By Adrian Palinic

Genki desuka? How are you? This is the first actual phrase I put to use after stepping off the plane for my teaching assignment in Japan.  Without any real knowledge of the Japanese language, other than a month-long crash course just before arriving, I really didn’t know what I had gotten myself into.

I was in a completely foreign land, with very minimal language abilities.  But after asking how someone was and getting a response, I was quickly encouraged to learn more of the local language.  I had opened up a whole new opportunity to immerse further into the culture and society.

After a year of self-study through textbooks and casual conversations with new Japanese friends, I was comfortable with more than greetings and could now hold simple conversations, teach classes with more context for students, order in restaurants without any assistance, read traffic signs, sing Japanese karaoke, and most importantly, feel more independent and a part of the local community.

"Through learning the basics of Japanese, I was able to have fun with my name and essentially use the syllabic Japanese language to change my name to Alien."

One key memory I have from learning the language was teaching my name to younger students.  Japanese names tend to be short, whereas Adrian is considered long by Japanese standards and became difficult for students to remember.  Through learning the basics of Japanese, I was able to have fun with my name and essentially use the syllabic Japanese language to change my name to Alien.  Although, not correct, showing younger students my name in Japanese and linking it to an English word they all knew, quickly helped them remember my proper name – even if I still got teased about being Alien-sensei, it was well worth it.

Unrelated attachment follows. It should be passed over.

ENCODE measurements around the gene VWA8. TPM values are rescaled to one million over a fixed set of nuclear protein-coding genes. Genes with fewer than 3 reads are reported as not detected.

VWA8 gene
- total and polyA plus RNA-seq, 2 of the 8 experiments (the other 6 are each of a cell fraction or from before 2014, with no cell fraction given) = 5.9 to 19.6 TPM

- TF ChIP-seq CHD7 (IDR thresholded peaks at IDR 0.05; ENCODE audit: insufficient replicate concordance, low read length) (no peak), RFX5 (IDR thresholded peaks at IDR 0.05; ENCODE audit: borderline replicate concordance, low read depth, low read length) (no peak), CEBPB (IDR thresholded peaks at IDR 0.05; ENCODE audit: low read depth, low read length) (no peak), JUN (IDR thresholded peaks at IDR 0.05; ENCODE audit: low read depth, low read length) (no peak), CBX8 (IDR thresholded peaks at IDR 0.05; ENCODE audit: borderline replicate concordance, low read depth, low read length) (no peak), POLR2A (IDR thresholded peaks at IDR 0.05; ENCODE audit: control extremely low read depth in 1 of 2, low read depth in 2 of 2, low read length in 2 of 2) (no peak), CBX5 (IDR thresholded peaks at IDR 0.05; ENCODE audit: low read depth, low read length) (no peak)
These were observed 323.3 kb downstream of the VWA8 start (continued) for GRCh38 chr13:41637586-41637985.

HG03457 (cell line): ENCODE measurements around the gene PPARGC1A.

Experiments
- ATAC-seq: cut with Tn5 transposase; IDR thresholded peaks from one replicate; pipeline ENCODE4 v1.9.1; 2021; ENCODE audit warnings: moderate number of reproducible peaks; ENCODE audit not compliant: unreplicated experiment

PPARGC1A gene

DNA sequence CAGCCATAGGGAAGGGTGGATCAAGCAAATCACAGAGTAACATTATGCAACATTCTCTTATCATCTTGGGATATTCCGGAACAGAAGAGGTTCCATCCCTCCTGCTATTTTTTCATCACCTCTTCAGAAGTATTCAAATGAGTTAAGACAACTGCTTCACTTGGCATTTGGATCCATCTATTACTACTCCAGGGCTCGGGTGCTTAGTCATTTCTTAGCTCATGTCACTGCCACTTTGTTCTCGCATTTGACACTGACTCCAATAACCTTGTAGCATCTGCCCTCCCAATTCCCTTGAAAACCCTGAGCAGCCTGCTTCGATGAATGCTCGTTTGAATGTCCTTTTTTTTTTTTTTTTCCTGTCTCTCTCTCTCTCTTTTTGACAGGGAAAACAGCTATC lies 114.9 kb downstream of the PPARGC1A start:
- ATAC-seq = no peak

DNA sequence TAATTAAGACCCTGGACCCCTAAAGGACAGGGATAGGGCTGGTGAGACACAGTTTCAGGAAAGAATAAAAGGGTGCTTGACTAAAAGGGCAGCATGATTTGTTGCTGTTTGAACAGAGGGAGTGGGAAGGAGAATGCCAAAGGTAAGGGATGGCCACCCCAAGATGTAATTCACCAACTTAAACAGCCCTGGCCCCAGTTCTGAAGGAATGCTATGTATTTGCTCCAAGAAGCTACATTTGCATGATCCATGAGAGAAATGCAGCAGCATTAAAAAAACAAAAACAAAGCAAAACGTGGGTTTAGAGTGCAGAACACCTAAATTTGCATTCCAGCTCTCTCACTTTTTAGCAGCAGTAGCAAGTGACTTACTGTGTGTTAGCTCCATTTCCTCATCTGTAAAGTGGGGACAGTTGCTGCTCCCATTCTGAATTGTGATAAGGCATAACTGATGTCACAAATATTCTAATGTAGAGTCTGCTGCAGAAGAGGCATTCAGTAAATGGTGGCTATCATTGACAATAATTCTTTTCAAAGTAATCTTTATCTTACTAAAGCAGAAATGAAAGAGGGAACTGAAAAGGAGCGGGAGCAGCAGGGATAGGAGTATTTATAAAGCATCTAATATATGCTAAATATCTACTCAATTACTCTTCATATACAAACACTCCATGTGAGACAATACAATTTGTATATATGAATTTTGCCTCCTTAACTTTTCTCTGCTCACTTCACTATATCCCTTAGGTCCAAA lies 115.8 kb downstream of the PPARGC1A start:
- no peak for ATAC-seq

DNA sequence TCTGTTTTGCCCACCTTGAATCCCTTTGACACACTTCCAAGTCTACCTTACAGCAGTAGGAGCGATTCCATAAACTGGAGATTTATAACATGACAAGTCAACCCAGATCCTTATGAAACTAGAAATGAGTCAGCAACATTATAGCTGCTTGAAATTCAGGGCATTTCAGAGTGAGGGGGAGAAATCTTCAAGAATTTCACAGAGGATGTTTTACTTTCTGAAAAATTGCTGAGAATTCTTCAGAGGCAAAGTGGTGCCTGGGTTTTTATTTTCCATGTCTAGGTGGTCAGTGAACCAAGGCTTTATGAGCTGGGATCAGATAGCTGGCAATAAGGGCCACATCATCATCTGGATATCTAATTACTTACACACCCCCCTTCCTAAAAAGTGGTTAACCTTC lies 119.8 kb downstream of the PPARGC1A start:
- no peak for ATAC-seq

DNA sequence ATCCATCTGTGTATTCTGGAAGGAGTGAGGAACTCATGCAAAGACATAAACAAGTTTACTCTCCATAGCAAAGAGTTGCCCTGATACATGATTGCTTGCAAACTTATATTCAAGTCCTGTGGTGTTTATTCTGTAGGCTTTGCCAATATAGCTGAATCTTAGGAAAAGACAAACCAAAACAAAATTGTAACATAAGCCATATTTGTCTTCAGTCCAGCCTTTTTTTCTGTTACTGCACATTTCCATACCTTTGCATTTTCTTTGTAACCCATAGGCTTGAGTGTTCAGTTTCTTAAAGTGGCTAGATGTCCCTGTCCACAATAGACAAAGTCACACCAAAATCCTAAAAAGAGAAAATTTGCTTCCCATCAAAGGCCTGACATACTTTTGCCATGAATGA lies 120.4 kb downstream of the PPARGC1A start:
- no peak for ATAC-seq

Even if you don’t become conversational in the local language, showing effort counts.  Locals will see you taking interest in the language and culture, and in turn, welcome you with open arms and show more interest in you.  It’s the ultimate cultural exchange and learning experience.  Also, it impresses friends back home when you’re able to step into an authentic Japanese restaurant and converse with the staff completely in Japanese.

Adrian Palinic is a Placement Coordinator at Teach Away. Palinic lived in Japan for three years where he taught English in public schools.

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